News & Reports

In The Midst of War, Syria Raises Enrollment Fees

DAMASCUS—At a time when power outages in Syrian cities last more than 14 hours a day and the public water supply to Damascus has been cut, the Syrian Ministry of Higher Education has announced that it will almost double the registration fees at public universities. Students do not technically pay tuition at public universities, but do need to pay fees to enroll each year.

“Nobody cares about us,” said Obeida al-Aham, a second-year student at Damascus University’s Faculty of Science. “They increase the fees while we are hardly able to study.”

Although public universities in most of the cities under the control of the Assad regime continue to operate, harsh living conditions have made studying extremely difficult, amid long power cuts, a shortage of heating fuel, and an increase in the cost of transportation due to gasoline shortages.

On top of that, the value of the currency has dropped to 512 Syrian pounds to the U.S. dollar at the time of writing. Syria has seen nothing but conflict since 2012, and in May 2016 the United Nations reported that poverty here has reached 83 percent.

Social media have been filled with criticism for the ministry’s decision, but the latter has shown no intention of changing  its decision.

“This is an emergency increase, and it is less than we originally expected,” said Riadh Tayfur, deputy minister for student affairs. “It is  incomparable to the tuition fees at private universities or in any other educational program or system.” He said the increase would be applied from the academic year 2017–2018.

The ministry said its decision to raise fees follows an increase in the cost of the services it provides to students, such as examination papers and laboratory materials.

“The amount paid by a student during his or her years of study still does not exceed $25 at the current exchange rate,” Tayfur said. “This indicates that education is still free at Syrian universities.”

According to the decision, the fee for first-time registration will be 1,800 Syrian pounds, raised from 1,600 Syrian pounds. In the final academic year, the fee will be 5,000 Syrian pounds, up from 2,400 Syrian pounds. Additionally, every student will have to pay 3,000 Syrian pounds for each course for which the examination would take place at another university. This charge would affect students who are obliged to transfer to Damascus University from universities in Aleppo, Homs and Deir ez-Zor because of the war.

“That sum of money does not seem huge for officials in the ministry,” said Lara, a student who came from the faculty of commerce at the University of Aleppo to study at Damascus University. “But it is very expensive for me and my colleagues, who are displaced from other cities. I can hardly pay for the cost of my transportation to the university.”

Studying has become a luxury for many, she says. “We spend long hours without electricity or any heating. And recently we have begun to have to buy drinking water. We do not even have running water in our homes for bathing or washing, and then they raise university tuition fees and ask us to study and graduate.”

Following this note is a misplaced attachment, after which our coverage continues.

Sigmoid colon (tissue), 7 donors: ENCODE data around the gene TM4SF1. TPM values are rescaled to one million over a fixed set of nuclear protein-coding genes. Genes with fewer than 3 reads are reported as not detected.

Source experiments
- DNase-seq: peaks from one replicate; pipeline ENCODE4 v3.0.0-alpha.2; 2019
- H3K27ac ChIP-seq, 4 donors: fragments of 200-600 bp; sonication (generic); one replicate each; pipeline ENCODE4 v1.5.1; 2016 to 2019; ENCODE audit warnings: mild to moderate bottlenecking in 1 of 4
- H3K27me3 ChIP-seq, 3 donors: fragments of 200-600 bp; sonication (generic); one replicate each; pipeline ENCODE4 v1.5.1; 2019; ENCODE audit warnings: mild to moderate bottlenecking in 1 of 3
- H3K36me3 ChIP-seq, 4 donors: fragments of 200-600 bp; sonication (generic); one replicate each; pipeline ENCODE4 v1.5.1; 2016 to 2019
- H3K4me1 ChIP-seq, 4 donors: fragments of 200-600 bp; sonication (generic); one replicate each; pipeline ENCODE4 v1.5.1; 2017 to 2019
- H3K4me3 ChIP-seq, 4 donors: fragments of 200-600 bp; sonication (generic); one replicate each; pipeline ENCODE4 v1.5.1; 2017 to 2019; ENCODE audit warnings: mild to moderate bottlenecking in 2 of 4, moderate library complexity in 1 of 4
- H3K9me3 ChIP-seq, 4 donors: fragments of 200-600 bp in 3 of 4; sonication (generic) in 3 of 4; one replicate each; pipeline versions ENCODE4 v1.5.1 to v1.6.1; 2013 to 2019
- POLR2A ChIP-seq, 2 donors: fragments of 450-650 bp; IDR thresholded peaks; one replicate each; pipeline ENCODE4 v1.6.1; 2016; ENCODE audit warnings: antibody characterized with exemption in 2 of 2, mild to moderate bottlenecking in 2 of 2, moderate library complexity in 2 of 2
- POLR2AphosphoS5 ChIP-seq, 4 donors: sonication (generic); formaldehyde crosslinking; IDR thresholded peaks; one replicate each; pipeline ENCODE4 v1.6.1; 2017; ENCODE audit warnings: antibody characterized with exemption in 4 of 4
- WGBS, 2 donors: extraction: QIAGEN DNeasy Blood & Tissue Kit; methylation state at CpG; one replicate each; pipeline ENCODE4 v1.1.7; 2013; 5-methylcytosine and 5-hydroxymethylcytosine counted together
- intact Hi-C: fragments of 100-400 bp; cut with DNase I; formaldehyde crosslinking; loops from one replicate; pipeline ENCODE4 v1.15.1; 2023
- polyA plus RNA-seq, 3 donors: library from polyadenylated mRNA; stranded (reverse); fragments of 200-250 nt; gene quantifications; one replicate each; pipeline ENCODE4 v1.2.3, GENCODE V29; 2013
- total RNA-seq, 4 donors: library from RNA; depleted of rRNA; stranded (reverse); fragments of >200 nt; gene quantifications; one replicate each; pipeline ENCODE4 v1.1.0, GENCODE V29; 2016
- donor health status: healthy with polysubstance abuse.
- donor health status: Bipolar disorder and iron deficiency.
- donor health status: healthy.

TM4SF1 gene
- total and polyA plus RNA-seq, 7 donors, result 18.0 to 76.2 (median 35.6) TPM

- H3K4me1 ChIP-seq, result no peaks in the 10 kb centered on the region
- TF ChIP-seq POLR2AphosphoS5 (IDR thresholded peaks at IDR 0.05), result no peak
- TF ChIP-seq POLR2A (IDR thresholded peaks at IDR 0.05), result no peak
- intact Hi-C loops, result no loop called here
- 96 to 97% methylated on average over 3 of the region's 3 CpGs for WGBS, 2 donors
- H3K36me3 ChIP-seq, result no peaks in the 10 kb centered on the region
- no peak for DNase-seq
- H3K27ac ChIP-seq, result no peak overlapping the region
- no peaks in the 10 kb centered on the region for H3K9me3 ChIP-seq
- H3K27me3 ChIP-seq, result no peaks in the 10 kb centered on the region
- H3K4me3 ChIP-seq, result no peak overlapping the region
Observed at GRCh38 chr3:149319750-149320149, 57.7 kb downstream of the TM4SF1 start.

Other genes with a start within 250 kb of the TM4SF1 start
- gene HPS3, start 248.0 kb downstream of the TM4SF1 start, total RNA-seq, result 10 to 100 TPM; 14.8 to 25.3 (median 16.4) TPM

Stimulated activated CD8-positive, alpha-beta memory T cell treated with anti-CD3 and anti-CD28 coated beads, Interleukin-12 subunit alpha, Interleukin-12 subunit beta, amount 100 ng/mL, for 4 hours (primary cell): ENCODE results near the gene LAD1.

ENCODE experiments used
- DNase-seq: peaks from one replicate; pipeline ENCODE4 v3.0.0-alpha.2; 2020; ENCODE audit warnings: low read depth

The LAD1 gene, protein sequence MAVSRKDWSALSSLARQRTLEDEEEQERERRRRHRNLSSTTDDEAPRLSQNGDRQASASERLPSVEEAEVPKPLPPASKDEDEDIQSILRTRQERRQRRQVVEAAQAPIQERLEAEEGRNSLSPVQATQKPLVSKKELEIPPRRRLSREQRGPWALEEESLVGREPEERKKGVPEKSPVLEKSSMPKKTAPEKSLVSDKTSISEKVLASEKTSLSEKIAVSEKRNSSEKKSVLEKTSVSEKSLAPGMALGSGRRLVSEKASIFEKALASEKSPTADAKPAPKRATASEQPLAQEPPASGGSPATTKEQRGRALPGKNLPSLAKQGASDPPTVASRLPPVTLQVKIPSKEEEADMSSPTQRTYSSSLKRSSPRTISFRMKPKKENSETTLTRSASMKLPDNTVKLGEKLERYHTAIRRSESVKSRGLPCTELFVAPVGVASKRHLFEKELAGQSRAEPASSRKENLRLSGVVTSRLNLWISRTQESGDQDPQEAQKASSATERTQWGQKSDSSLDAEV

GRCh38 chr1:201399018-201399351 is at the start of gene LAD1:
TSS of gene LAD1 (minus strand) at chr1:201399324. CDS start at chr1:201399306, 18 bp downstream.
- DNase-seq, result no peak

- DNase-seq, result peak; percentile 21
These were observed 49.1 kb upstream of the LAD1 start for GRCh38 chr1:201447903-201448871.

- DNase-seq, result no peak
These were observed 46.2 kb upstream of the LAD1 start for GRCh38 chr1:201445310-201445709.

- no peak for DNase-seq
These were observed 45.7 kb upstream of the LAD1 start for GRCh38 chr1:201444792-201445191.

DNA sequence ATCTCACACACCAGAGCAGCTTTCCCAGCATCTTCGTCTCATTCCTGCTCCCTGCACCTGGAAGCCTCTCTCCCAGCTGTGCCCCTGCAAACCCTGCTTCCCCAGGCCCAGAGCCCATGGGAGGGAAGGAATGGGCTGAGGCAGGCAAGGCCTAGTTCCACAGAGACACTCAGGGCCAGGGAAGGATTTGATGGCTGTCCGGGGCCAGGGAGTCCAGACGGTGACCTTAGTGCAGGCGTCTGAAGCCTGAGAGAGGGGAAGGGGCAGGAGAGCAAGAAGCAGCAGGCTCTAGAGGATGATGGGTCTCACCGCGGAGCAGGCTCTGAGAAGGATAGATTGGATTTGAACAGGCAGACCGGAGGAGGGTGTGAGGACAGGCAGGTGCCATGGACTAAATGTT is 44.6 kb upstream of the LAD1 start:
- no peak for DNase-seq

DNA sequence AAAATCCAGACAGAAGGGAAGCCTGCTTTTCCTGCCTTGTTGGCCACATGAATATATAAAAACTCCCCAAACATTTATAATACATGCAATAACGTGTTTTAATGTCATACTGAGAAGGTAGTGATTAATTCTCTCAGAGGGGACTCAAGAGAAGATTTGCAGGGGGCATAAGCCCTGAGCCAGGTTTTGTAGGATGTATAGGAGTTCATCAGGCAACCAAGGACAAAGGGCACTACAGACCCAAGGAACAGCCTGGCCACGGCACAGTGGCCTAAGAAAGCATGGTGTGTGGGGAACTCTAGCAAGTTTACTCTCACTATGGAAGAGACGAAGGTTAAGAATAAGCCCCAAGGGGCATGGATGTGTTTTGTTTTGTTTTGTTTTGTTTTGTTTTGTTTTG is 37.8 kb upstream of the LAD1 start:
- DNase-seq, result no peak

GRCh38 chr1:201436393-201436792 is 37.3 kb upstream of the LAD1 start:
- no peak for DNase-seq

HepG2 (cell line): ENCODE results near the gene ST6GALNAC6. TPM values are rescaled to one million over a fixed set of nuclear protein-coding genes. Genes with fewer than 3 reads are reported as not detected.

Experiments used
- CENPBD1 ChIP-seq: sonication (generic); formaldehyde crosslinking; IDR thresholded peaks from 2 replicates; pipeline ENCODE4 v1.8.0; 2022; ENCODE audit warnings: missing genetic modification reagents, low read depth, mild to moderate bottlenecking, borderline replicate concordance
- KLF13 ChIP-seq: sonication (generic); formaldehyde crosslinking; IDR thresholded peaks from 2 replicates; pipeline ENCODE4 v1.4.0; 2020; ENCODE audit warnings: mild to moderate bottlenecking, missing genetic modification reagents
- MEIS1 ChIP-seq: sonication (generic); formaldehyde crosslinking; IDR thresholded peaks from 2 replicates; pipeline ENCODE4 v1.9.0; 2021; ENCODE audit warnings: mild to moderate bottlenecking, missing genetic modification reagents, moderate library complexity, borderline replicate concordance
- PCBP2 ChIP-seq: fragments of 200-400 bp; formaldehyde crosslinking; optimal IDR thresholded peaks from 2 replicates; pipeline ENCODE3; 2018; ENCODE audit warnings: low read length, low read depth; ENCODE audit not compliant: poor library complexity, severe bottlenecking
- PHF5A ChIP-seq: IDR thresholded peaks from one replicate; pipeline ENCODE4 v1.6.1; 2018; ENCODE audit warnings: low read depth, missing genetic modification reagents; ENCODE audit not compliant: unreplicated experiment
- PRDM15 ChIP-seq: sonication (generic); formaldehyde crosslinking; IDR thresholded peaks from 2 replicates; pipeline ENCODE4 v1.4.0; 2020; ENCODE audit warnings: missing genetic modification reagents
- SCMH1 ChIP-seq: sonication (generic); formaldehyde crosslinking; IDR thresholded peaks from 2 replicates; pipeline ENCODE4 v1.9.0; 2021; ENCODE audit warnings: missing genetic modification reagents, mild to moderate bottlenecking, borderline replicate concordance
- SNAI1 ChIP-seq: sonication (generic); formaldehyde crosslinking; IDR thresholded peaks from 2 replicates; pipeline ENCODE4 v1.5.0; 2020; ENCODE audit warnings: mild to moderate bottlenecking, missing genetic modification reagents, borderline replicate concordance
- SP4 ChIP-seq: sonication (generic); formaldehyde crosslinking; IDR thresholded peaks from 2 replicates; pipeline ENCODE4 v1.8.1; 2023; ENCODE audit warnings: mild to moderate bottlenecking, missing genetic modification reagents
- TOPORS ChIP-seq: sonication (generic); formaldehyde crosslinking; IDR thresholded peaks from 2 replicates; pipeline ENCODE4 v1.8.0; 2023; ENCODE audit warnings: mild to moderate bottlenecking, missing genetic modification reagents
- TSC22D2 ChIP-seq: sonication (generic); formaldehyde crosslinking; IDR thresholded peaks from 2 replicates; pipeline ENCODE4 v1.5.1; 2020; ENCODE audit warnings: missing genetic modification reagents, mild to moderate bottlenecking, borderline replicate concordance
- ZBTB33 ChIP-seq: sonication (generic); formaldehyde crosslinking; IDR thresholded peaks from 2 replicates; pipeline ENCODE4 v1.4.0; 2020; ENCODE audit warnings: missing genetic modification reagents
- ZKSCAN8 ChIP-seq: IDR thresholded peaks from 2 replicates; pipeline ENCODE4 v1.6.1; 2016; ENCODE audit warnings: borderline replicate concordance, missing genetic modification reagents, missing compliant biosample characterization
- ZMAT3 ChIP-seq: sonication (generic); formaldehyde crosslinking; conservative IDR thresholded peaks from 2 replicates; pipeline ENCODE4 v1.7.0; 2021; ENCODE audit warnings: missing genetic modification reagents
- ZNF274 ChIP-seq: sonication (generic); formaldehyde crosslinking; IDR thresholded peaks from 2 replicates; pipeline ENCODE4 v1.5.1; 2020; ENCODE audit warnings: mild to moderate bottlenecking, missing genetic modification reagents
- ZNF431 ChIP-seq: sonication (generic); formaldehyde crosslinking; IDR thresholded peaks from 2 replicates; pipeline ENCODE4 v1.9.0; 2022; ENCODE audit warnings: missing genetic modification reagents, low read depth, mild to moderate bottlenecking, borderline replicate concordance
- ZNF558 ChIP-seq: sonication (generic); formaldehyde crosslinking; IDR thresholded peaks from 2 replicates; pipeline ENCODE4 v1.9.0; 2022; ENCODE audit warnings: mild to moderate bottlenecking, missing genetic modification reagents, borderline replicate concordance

The number of displaced people inside Syria has reached 6.5 million people, according to statistics issued by the United Nations last year. Since the outbreak of the war in 2011, thousands of families have been displaced, at a rate of 50 families every hour, which means about one family every minute, the highest displacement rate in the world. In 2016 alone, the number of displaced people reached more than 1.2 million, most of whom were displaced for the second or third time.

In addition, the ministry’s recent decision included an increase in the fee for issuing an academic transcript, to 2,000 Syrian pounds, from 1,000 Syrian pounds; a fee of 5,000 Syrian pounds for issuing an alternative certificate for a missing original copy; and a fee of 10,000 Syrian pounds for issuing a certified copy as a replacement for a lost copy for the second time. Most Syrian students abroad need to get transcripts in order to be able to complete their higher education in their new place of residence.

“I was unable to complete my studies in Jordan as I do not have a document to prove my previous university studies,” said Samer Al-Agha, a Syrian who was studying law in Damascus, and is currently living in Zarqa in Jordan. “Of course, the cost to get it today is expensive for me.  But my biggest problem is that none of my family members remain in Syria to help me to get it.”

Enrollment in master’s and doctoral degree programs in Syria requires passing an English assessment test, the cost of which has increased to 3,000 Syrian pounds from 1,000 Syrian pounds. Also, the fees in parallel education, where students who have not passed entrance exams for admission to particular academic programs pay higher fees to take them, have increased to 70,000 Syrian pounds, up from 35,000 Syrian pounds, in the theoretical faculties, and 100,000 Syrian pounds, increased from 50,000 Syrian pounds, to study in applied science faculties. Tuition fees for open learning programs have also doubled.

“We were expecting decisions that would make studying easier for us, such as  lowering the grades needed to pass, or providing students with affordable interest-free loans, or even increasing the capacity of university housing,” said Sanaa, a pharmacy student at Damascus University. “Nobody cares about our lives, so nobody will care about our study.”


Leave a Reply

Your email address will not be published. Required fields are marked *

Back to top button